When we meet, we talk.
While that’s a simple description of what happens during a meeting, it should never be the meeting’s purpose. We don’t meet to talk. We meet to make something happen.
Meetings should be about action, and if yours are not; it’s time to do something about it.
The most effective thing you can do is give your meeting an action-oriented purpose. Here’s how.
Take the typical weekly staff meeting. Everyone comes together and shares updates. So what’s the purpose? The manager who called the meeting would probably say, “Make sure everyone is updated on all the important things going on within the department or organization.”
While this might have some value, it isn’t very action-oriented. It implies the meeting will be about reporting information to each other. It doesn’t say anything about how that information will be used.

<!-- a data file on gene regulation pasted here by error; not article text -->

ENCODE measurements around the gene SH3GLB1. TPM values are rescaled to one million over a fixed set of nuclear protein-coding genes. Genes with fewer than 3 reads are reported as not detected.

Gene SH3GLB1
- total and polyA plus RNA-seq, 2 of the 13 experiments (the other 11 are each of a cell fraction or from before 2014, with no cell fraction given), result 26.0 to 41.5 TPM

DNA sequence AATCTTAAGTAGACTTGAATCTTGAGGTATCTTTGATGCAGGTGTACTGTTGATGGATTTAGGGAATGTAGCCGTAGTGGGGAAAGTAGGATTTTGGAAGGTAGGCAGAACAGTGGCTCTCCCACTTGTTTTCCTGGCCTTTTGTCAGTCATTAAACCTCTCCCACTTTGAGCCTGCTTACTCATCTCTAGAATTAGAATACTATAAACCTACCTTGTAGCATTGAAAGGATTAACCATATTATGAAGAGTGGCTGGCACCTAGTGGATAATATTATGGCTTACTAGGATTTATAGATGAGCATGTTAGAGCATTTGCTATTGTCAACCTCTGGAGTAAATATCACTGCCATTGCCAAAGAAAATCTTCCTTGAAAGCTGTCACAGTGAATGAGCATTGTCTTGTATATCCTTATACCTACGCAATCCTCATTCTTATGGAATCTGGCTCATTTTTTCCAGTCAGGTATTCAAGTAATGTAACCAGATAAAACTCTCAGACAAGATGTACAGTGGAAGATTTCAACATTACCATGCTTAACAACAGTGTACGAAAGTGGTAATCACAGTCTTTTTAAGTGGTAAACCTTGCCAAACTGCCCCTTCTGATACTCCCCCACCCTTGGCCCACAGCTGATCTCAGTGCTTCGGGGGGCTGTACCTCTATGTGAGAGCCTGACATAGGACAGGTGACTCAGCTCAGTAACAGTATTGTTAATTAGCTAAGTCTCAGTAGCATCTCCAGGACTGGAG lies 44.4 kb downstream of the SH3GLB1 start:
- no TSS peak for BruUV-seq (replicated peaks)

The next time you plan one of these staff meetings, consider revising your purpose. “The meeting’s goal is to re-prioritize departmental activities for the coming week.” This purpose suggests that people will be doing something different based on the meeting’s outcome.
Here’s another example. Let’s suppose you pull together a project team to prepare for an upcoming trade show. Your first attempt at a purpose statement is, “Discuss the upcoming trade-show in New York.” Sounds like talking. You can do better.
Try this one instead, “Develop a work plan for the New York trade-show.” Making a work plan is doing something. It’s an action.
To get action, plan for action
The best way to ensure action is to be specific about the type of action you want. Once you know what it is, make that the meeting purpose and communicate it to all your attendees.